How a siege in 18th-century British-occupied Calcutta gave us the term 'black hole'

While Einstein is credited with its discovery, the term 'black hole' has an interesting origin story of its own.

Black holes are a consequence of Einstein’s field equations. His magnum opus, the Theory of General Relativity radicalized our understanding of gravity and offered a very different explanation from the Newtonian idea of how gravity worked.

Gravity, said Einstein, is not a force as Newton wanted us to believe, rather, it is a result of the warping, or curving, of space and time. At the heart of this radical upheaval was the idea of how mass distorts the space-time.

The first ever image of a black hole, from the M87 galaxy located in the Virgo constellation in the Milky Way. Image: EHT/NSF

The first-ever image of a black hole, from the M87 galaxy located in the Virgo constellation in the Milky Way. Image: EHT/NSF

General Relativity made some radical predictions about how this curving of space-time works. It predicted that a massive, accelerating objects like two neutron stars or black holes can generate ripples in space-time, called gravitational waves. In a groundbreaking experiment by Laser Interferometer Gravitational Wave Observatory (LIGO) confirmed the existence of gravitational waves in 2015 when it captured a wave created by two colliding black holes nearly 1.3 billion light-years away.

It also predicted the existence of bodies with a sufficiently large mass that would have an escape velocity exceeding the speed of light, making it a bottomless pit of cosmos. These heavily dense objects(that would eventually be called black holes) would distort the fabric of space-time that nothing, not even light can escape its gravitational field. In 1916, a year after Einstein published his Theory, Karl Schwarzschild discovered a solution to Einstein’s equations of general relativity and mathematically proved the existence of black holes. In 1935, Indian astrophysicist Subrahmanyan Chandrasekhar scientifically proved that a massive star when runs out of nuclear fuel, its pressure is insufficient to counter the gravitational pull and nothing can pass through it, not even light.

But, the idea was so radical, that Einstein himself was not convinced with such a reality. In a 1939 paper, he concluded that the idea was "not convincing" and the phenomena did not exist "in the real world."

Massive jets propelling away from the black hole at the center of Centaurus A galaxy 13 million light-years away. The jets alone stretch further in space than the galaxy itself. Image: ESO/WFI/MPIfR/APEX/NASA/CXC

Massive jets propelling away from the black hole at the center of Centaurus A galaxy 13 million light-years away. The jets alone stretch further in space than the galaxy itself. Image: ESO/WFI/MPIfR/APEX/NASA/CXC

It took us more than a century, but we are finally beginning to map his math with reality. A black hole located 55 million light-years from Earth was recently captured by Event Horizon Telescope (EHT), a network of eight linked telescopes, making it one of the first black holes to be captured in a close-up image.

The newly pictured M87 *, the black hole you've seen everywhere has a name too. Astronomers have decided to call it  "Pōwehi," which means "embellished dark source of unending creation" in the indigenous Hawaiian language. Astronomical naming conventions are complex and sometimes, weird. Like the craters on the Mars, less than 60 km in diameter should be named after "villages of the world with a population of less than 100,000", which is why a multi-layered volcanic crater on Mars is called "Tooting", named after a London suburb.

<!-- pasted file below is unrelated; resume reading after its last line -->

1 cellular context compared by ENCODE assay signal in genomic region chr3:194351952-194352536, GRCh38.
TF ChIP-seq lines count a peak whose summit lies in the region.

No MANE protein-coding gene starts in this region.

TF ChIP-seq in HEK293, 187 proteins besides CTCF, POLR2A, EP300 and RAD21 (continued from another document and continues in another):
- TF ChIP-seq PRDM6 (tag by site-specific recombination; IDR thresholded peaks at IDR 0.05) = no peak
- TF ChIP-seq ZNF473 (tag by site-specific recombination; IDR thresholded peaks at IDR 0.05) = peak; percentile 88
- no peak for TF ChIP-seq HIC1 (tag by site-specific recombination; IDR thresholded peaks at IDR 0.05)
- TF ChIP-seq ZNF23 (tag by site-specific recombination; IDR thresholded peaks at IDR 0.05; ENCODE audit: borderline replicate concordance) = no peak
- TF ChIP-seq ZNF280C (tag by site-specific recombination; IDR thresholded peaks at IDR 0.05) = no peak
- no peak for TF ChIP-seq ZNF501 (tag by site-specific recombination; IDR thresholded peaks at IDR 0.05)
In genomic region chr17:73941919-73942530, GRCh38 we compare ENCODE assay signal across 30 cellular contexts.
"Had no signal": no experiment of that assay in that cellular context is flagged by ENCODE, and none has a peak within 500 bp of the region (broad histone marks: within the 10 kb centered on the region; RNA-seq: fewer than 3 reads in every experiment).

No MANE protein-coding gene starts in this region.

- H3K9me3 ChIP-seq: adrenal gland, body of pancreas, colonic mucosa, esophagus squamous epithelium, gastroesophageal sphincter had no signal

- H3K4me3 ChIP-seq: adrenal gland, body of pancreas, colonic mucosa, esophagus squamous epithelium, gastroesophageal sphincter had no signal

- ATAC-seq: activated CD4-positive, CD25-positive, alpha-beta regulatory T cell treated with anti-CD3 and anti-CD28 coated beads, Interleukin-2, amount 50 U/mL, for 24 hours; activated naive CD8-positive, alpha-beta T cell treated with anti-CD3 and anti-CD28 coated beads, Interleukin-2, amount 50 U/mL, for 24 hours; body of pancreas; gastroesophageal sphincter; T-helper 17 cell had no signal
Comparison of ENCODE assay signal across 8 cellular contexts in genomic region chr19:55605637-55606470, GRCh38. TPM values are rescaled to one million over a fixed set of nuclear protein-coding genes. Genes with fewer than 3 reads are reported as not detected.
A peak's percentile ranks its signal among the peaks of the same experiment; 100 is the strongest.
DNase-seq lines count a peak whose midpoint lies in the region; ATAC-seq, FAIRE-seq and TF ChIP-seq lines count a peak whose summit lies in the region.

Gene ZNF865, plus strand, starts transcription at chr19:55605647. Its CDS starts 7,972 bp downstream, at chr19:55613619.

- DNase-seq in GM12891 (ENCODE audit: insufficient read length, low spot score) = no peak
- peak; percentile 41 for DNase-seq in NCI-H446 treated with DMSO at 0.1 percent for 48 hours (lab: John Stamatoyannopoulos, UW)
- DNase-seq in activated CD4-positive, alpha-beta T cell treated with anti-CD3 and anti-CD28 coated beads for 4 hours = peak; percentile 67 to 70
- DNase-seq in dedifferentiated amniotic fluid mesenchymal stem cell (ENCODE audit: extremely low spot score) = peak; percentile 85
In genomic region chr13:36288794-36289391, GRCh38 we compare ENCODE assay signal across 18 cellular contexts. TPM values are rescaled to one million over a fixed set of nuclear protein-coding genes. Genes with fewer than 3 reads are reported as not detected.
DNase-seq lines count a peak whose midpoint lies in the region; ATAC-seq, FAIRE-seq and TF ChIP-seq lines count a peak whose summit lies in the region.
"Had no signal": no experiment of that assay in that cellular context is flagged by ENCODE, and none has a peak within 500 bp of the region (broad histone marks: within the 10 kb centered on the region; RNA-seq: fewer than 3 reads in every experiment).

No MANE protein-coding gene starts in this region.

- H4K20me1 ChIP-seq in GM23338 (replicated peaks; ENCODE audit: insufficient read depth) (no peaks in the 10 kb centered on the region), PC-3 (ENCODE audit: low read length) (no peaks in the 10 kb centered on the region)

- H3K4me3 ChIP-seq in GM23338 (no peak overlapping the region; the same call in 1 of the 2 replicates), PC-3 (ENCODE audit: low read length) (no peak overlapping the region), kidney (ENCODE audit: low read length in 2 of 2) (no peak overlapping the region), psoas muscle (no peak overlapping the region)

But, the term, "Black Hole" has an interesting, deep and dark tale of its own.

The Melancholy of Dying Stars

Towards the end of the 1960s, the astrophysics world was beaming with groundbreaking discoveries. Cosmos was beginning to suggest that space is peppered with the melancholy of heavy densely packed dying stars, black holes. The traditional version of the story traces the origins of the term to December 1967, when an American theoretical physicist, John Archibald Wheeler used it during a lecture in New York City. However, in his autobiography, titled "Geons, Black Holes and Quantum Foam", he recalls that the term was in fact suggested to him during another lecture when someone from the audience got really tired of hearing Wheeler repeatedly saying "gravitationally completely collapsed object."

The fictional Miller’s planet orbiting the black hole 'Gargantua' in the movie Interstellar. Image: Pictures

The fictional Miller’s planet orbiting the black hole 'Gargantua' in the movie Interstellar. Image: Pictures

But, that was not the first instance when the term "Black Hole"  appeared in the scientific literature. In the January 24, 1964 issue of Life Magazine, long before Wheeler’s lecture, Life's editor AI Rosenfeld used the term in a report titled 'Heavens’ New Enigma' discussing Einstein's theory of relativity and the newly discovered "Quasi-stellar" objects, covering a meeting that took place in Dallas, in July 1963, at the Texas Symposium on Relativistic Astrophysics.

This, however, was not the first time when the term black hole was used in print. Turns out, around the same time in January 1964, at a meeting of the American Association for the Advancement of Science (AAAS) in Cleveland, USA, the term was used to define what then known as ‘degenerate stars’. Science News magazine carried a report by Ann Ewing on this meeting, describing how intense gravitational field could cause a star to form a ‘black hole’ in the space, in its January 18,194 issue. And this is when the term ‘black hole’ made its first print appearance.